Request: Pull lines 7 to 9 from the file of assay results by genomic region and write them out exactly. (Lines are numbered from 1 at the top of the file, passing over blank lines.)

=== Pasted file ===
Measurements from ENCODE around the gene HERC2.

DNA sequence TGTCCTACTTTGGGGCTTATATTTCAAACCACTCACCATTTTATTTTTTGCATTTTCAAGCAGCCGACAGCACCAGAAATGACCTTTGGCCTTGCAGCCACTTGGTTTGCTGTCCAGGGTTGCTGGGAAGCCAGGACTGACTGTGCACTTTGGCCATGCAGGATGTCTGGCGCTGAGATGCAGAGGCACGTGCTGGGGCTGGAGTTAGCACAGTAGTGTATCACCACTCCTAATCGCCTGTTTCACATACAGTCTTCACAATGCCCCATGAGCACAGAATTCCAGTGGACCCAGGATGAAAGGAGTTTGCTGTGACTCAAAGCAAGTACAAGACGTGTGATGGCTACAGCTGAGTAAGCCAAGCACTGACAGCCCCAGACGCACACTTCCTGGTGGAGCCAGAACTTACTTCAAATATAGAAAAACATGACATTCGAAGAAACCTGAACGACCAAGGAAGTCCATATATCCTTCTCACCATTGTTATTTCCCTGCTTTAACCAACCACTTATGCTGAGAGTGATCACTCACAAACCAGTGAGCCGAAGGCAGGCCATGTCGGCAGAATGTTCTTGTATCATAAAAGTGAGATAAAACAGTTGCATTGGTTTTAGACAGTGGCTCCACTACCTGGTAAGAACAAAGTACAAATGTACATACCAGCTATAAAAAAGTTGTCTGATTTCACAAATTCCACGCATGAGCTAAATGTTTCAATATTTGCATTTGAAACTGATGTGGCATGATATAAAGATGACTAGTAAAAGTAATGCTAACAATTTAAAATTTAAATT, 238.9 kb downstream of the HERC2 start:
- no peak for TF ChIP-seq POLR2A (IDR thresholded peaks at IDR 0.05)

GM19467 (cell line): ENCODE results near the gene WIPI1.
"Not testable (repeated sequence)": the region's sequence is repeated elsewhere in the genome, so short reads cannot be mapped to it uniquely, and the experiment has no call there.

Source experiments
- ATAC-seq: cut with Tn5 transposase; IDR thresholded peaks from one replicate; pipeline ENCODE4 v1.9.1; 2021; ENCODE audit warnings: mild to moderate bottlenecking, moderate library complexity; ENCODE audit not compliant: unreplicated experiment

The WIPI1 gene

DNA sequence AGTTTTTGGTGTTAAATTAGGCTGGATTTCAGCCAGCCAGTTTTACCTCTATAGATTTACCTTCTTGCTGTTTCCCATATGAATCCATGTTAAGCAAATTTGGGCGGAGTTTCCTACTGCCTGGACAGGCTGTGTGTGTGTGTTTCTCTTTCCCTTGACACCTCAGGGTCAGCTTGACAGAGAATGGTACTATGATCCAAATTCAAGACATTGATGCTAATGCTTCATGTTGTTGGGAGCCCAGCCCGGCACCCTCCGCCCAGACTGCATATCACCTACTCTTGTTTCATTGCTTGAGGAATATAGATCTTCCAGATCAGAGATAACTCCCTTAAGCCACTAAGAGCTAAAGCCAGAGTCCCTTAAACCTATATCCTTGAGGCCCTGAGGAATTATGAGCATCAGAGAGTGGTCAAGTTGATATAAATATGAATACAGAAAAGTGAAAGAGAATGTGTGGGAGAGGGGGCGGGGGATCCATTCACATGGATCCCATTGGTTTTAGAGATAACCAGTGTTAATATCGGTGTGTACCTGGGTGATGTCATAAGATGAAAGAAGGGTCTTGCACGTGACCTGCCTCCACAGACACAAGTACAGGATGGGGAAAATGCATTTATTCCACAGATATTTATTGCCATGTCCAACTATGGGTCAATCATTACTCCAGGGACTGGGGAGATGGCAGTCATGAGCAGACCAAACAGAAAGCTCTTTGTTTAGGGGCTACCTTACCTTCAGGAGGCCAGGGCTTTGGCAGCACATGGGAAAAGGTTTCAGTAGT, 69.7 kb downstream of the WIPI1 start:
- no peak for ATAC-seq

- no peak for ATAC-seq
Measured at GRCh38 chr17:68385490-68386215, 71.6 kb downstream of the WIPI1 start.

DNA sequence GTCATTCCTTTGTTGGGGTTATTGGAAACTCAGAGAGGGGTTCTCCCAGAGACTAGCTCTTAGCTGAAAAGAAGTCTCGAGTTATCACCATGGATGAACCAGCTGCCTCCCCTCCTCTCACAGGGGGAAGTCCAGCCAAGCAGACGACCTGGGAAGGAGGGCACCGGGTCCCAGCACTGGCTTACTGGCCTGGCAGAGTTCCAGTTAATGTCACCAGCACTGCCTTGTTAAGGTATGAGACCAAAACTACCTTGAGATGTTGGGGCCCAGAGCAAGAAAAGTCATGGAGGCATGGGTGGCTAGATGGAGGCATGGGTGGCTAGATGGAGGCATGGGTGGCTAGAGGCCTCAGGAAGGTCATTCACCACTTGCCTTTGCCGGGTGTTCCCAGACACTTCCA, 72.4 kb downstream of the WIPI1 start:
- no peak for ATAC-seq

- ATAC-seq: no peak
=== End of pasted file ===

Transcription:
- ATAC-seq: cut with Tn5 transposase; IDR thresholded peaks from one replicate; pipeline ENCODE4 v1.9.1; 2021; ENCODE audit warnings: mild to moderate bottlenecking, moderate library complexity; ENCODE audit not compliant: unreplicated experiment

The WIPI1 gene

DNA sequence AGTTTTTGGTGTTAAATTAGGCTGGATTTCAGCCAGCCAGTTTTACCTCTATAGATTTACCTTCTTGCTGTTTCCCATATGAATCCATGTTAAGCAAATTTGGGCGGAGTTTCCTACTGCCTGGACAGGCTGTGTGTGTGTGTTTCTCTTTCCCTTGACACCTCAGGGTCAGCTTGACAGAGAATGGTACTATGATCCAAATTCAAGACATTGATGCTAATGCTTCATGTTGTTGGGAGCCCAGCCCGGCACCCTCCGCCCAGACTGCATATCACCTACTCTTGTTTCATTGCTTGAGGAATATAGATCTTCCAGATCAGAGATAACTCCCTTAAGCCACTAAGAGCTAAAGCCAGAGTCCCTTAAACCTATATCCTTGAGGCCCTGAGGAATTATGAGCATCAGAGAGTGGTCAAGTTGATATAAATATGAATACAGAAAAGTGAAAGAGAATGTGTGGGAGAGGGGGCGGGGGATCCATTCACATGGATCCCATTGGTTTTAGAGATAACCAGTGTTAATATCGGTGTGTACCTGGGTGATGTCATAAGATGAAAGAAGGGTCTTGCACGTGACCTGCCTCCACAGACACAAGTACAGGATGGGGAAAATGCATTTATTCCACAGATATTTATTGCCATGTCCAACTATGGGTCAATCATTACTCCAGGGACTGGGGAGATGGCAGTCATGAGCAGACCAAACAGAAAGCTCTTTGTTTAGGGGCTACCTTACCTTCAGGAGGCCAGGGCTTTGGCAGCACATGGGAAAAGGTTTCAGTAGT, 69.7 kb downstream of the WIPI1 start: